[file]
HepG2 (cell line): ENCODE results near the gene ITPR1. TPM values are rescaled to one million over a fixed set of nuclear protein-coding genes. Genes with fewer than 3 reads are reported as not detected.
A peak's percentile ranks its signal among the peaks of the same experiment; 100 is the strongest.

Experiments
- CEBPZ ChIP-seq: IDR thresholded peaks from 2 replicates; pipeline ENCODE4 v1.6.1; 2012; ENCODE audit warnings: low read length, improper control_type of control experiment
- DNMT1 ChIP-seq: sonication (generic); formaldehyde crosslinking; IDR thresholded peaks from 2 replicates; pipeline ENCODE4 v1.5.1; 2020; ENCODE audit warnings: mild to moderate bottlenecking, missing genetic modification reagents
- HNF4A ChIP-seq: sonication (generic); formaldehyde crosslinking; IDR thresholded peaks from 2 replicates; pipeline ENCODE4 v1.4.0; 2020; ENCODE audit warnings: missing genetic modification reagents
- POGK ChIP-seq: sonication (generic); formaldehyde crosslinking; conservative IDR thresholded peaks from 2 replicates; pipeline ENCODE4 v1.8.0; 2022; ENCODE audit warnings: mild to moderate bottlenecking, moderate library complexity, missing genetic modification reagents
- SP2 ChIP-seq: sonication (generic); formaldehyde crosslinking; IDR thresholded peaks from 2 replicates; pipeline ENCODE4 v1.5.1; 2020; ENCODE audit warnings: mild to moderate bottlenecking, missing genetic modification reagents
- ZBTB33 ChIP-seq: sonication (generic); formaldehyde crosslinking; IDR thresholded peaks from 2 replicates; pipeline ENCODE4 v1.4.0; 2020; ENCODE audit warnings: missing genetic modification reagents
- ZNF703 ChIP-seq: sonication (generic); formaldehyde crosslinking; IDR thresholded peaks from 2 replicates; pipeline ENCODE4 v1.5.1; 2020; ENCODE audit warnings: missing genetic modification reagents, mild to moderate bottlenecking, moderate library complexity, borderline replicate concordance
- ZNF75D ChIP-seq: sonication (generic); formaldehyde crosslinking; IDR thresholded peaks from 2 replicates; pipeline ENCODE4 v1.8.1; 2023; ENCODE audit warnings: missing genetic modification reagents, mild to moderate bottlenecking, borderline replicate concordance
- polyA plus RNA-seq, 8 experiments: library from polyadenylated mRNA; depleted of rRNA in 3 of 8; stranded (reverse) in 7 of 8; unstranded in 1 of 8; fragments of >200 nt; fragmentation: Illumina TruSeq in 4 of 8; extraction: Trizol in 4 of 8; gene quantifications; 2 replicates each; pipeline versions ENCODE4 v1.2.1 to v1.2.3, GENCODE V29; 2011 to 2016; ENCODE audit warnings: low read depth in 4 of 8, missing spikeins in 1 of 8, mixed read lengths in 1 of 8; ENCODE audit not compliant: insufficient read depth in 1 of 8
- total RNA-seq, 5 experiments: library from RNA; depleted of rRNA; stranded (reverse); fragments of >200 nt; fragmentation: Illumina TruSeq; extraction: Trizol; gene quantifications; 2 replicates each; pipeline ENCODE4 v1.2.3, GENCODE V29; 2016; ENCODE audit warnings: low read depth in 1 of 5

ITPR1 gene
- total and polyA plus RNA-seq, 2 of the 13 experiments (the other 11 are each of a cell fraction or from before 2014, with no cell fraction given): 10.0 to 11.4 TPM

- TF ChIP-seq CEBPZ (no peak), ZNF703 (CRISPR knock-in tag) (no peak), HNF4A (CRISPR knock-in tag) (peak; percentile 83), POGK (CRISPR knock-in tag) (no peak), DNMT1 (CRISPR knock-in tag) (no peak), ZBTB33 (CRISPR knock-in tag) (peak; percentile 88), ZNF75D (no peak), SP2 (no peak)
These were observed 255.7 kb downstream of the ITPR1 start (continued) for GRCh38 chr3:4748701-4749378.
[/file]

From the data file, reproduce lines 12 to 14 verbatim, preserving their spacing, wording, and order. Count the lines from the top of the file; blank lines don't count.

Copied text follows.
- polyA plus RNA-seq, 8 experiments: library from polyadenylated mRNA; depleted of rRNA in 3 of 8; stranded (reverse) in 7 of 8; unstranded in 1 of 8; fragments of >200 nt; fragmentation: Illumina TruSeq in 4 of 8; extraction: Trizol in 4 of 8; gene quantifications; 2 replicates each; pipeline versions ENCODE4 v1.2.1 to v1.2.3, GENCODE V29; 2011 to 2016; ENCODE audit warnings: low read depth in 4 of 8, missing spikeins in 1 of 8, mixed read lengths in 1 of 8; ENCODE audit not compliant: insufficient read depth in 1 of 8
- total RNA-seq, 5 experiments: library from RNA; depleted of rRNA; stranded (reverse); fragments of >200 nt; fragmentation: Illumina TruSeq; extraction: Trizol; gene quantifications; 2 replicates each; pipeline ENCODE4 v1.2.3, GENCODE V29; 2016; ENCODE audit warnings: low read depth in 1 of 5

ITPR1 gene